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Tesla of Florida had been communicating with Fryer’s Towing in Daytona Beach to pick up its Model X, an electric SUV worth about $70,000, which had been stolen from its dealership near Orlando and found abandoned in Port Orange. Police had called Fryer’s to tow away the vehicle.
But after phone calls spanning more than a month to get the vehicle returned, Tesla was in for a shock.
Fryer’s told Tesla it had sold the Model X. The sale price: $2,048 to cover towing and storage. The buyer: a Fryer’s employee, according to a lawsuit filed by Tesla against Fryer’s Towing Service.
Now Tesla and Fryer’s are squaring off in Volusia County Circuit Court.
Read More: Tesla of Florida sues Fryer’s over Model X
Read More: Towing company operator acquitted of charges
During a Zoom hearing on Wednesday, Circuit Judge Mary Jolley denied Fryer’s Towing company’s motion to dismiss the lawsuit filed. No trial date has been set yet.
“I do find that there is a genuine issue of material fact: Specifically as to the sale and whether it truly was public and as to whether the defendants acted in good faith,” Jolley said.
The accusations in the lawsuit against Fryer’s include unjust enrichment, deceptive and unfair trade practices, and fraudulent concealment.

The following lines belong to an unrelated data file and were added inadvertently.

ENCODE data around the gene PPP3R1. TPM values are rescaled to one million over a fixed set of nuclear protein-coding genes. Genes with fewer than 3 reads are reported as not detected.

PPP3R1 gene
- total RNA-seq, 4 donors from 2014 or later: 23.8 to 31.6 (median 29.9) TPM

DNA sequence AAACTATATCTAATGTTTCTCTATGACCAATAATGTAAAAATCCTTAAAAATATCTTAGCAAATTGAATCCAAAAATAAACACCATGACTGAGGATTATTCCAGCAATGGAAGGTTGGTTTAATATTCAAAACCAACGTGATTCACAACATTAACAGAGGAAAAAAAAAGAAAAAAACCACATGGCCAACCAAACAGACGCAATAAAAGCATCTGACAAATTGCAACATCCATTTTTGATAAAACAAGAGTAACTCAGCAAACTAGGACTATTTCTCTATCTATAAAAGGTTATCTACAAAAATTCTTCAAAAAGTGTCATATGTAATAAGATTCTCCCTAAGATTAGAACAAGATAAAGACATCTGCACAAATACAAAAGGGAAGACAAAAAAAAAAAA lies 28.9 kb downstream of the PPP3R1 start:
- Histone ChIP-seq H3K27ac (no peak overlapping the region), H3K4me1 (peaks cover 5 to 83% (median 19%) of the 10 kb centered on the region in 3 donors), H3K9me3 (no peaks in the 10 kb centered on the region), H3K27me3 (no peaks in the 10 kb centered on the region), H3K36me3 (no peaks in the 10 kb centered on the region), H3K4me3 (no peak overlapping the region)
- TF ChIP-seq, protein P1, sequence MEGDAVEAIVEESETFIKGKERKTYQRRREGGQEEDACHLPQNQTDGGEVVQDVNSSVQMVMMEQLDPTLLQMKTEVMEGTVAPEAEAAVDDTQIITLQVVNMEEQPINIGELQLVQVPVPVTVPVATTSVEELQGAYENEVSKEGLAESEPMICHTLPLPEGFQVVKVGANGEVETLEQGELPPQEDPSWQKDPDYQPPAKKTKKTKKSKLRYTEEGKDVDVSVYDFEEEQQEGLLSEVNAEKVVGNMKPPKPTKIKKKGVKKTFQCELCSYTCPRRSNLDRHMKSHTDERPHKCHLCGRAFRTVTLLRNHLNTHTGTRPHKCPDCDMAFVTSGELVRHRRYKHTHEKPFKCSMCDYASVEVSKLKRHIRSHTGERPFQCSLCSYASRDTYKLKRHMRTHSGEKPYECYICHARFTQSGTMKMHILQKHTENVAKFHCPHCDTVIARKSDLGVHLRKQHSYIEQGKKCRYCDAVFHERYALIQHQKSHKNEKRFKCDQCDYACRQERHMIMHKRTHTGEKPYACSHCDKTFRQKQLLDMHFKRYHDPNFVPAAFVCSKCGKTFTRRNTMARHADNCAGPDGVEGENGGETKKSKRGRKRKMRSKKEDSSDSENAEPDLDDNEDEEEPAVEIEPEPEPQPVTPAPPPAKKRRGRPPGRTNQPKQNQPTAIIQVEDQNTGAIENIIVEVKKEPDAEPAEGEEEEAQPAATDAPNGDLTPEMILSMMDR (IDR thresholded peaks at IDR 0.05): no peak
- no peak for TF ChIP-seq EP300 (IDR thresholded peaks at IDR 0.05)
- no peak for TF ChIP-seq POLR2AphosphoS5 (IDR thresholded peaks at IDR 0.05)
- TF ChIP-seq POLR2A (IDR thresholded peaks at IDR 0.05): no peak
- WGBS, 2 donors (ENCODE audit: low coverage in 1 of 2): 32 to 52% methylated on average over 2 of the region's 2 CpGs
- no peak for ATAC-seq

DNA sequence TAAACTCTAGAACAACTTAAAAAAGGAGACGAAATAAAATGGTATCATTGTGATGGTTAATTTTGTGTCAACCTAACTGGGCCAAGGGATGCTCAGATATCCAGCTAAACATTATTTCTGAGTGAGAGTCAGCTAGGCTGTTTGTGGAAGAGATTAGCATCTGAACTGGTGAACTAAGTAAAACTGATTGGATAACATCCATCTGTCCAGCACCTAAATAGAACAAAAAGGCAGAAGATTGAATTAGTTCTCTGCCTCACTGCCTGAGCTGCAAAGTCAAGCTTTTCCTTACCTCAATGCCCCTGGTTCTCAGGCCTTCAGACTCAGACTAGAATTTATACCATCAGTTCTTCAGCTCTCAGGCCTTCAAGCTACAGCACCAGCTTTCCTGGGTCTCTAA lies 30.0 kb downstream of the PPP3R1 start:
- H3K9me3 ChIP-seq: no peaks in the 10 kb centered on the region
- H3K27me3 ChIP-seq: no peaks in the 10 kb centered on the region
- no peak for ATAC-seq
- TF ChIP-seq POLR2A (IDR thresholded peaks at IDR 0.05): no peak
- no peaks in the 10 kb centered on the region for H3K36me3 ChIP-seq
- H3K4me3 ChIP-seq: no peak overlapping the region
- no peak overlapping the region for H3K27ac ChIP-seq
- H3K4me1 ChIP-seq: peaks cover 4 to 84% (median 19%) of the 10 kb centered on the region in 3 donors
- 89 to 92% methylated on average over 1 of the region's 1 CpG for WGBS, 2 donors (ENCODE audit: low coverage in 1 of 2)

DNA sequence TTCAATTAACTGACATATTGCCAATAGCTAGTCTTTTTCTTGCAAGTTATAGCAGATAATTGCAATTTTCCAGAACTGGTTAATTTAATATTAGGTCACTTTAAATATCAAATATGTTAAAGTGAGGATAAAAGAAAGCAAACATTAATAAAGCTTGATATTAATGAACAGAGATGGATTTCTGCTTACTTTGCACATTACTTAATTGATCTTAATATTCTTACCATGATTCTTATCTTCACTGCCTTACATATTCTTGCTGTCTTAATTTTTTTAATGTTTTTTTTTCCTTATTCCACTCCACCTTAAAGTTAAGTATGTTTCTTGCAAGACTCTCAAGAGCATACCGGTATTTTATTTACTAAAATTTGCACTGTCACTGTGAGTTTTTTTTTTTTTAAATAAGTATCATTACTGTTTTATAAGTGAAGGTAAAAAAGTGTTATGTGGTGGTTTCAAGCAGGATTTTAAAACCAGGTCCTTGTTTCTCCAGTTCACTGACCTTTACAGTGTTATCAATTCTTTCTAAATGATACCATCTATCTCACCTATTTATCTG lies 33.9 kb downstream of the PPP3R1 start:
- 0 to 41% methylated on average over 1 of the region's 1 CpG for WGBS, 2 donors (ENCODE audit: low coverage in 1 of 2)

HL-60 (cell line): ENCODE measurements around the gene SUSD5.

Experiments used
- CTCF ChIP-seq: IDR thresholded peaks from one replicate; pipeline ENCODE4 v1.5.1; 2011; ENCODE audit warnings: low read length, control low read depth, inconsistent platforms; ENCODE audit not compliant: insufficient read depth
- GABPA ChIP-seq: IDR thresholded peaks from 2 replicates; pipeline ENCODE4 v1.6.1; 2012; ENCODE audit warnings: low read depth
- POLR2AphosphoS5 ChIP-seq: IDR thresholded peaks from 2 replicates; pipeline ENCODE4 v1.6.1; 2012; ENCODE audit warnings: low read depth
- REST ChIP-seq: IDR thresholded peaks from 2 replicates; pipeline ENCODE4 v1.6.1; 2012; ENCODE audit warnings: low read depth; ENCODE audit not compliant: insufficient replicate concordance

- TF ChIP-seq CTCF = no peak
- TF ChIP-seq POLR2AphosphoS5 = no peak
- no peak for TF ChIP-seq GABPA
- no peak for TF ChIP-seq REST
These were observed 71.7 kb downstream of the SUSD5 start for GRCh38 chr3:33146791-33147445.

Tesla’s attorney, Justin Niznik, said during the Zoom hearing that Fryer’s goal had been to get the car from the start.
“It’s obvious what’s going on here,” Niznik said. “They are misrepresenting and lying about what is going on. They are not open and honest about this process. They did everything they could to run out the clock, so they could obtain a $70,000 vehicle for allegedly a couple of thousand dollars. But it’s undisputed: No money has changed hands at all. This is the very definition of a straw transaction that never happened.”
Attorney: Tesla to blame for losing its own car
Brian Toung, an attorney for Fryer’s Towing, said that Tesla was to blame for losing its car since the Eatonville dealership failed to come get the vehicle at the towing yard at 722 N. Segrave St. in Daytona Beach.
Toung said Fryer’s followed all the requirements in Florida Statute 713.78 having to do with liens for recovering, towing and storing vehicles.
“Tesla of Florida is less than an hour away,” Toung said. “They had 34 days to do so and they failed to come pick up the vehicle. And it was sold legally and pursuant to the statute.”
Toung said there was nothing illegal about a tow company employee buying one of the vehicles the company had towed.
“There is no prohibition in the statute for employees of the towing agency buying the vehicle — only that they be purchased for cash at public sale,” Toung said.
Toung said that Fryer’s was a family business in a fight with a large automobile company.
And while it didn’t come up during the hearing on Wednesday, it’s not the first time Glenn Landau, who is listed as the secretary and treasurer of Landau Enterprises which owns Fryer’s, has found himself in a fight with an automobile business.
Landau was charged with grand theft and violation of towing recovery laws in 2015 after he was accused of trying to take title to a Ford Mustang, worth about $35,000, he knew belonged to Gary Yeoman’s Ford Lincoln at the Daytona International Auto Mall, according to reports. In that case Landau was defended by attorney Mike Lambert.